Planning/Cost: We got good deals on airfare ($258 RT from Denver to Sea-Tac on Frontier) and planned 2 days for summiting with a back up day for weather. Permits are $30 each, park entry fee was $15 and our camp the first night was $15. We registered day of climb and did not have to pay a reservation fee for the backcountry camping at Camp Muir. The car rental was a weekly rate (5 days) and cost $270 total after tax. We left Camp Muir on summit day at 12.30, and beat all of the RMI groups out of camp. We ran out of fuel, boiling water takes a lot of fuel! Luckily some fellow Coloradoans (and summitposters) that were our neighobrs let us use their stove.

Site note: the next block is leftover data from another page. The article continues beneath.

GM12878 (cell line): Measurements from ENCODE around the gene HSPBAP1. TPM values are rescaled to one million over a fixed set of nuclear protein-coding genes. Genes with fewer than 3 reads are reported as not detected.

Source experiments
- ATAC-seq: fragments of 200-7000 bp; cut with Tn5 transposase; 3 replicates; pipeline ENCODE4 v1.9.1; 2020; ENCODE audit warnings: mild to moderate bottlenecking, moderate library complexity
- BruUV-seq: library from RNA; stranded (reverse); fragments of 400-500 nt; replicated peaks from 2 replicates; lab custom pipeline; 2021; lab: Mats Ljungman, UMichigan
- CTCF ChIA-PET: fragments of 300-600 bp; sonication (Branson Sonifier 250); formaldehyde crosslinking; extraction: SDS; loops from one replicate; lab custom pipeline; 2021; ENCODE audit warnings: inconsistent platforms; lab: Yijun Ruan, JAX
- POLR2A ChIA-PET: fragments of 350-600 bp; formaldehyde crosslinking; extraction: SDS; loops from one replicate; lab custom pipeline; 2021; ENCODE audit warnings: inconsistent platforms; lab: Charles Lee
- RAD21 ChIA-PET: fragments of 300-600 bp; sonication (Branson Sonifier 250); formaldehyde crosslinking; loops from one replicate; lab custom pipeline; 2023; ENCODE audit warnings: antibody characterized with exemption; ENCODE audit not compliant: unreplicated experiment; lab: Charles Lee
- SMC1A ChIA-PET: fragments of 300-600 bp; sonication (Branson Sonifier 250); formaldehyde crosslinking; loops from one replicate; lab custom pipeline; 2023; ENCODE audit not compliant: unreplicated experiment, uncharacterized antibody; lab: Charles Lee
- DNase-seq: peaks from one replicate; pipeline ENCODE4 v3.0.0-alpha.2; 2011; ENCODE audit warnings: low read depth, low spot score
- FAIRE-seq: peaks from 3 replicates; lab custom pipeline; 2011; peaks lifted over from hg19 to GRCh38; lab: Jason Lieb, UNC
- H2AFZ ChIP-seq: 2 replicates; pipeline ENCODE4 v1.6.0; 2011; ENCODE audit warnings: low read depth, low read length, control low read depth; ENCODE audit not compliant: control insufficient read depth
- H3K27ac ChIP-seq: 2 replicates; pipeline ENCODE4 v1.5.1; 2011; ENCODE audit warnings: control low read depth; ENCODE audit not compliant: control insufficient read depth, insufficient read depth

Some observations: Sleeping on the glacier is really cold! If you can stand the extra weight bring a sleeping pad to help insulate you. Carry extra batteries, you will need your headlamp and don't want it to die out. Be prepared for a lot of weather variety, we started at Paradise in fog and mist, but summit day was clear, although cold and windy. It was sunny and warm on the descend of the Muir Snowfield. You will experience winter condtions, but also wet, muggy, sunny, warm etc. Carry appropriate clothing for everything! Also its windy at Muir, bring a shovel so you can build wind barriers, and also to "mine" for good snow to boil water from, you don't want to use the stuff on the surface (its dirty)

Hope this helps, we are going to try and head back again really soon!

Ingraham Flats:

Image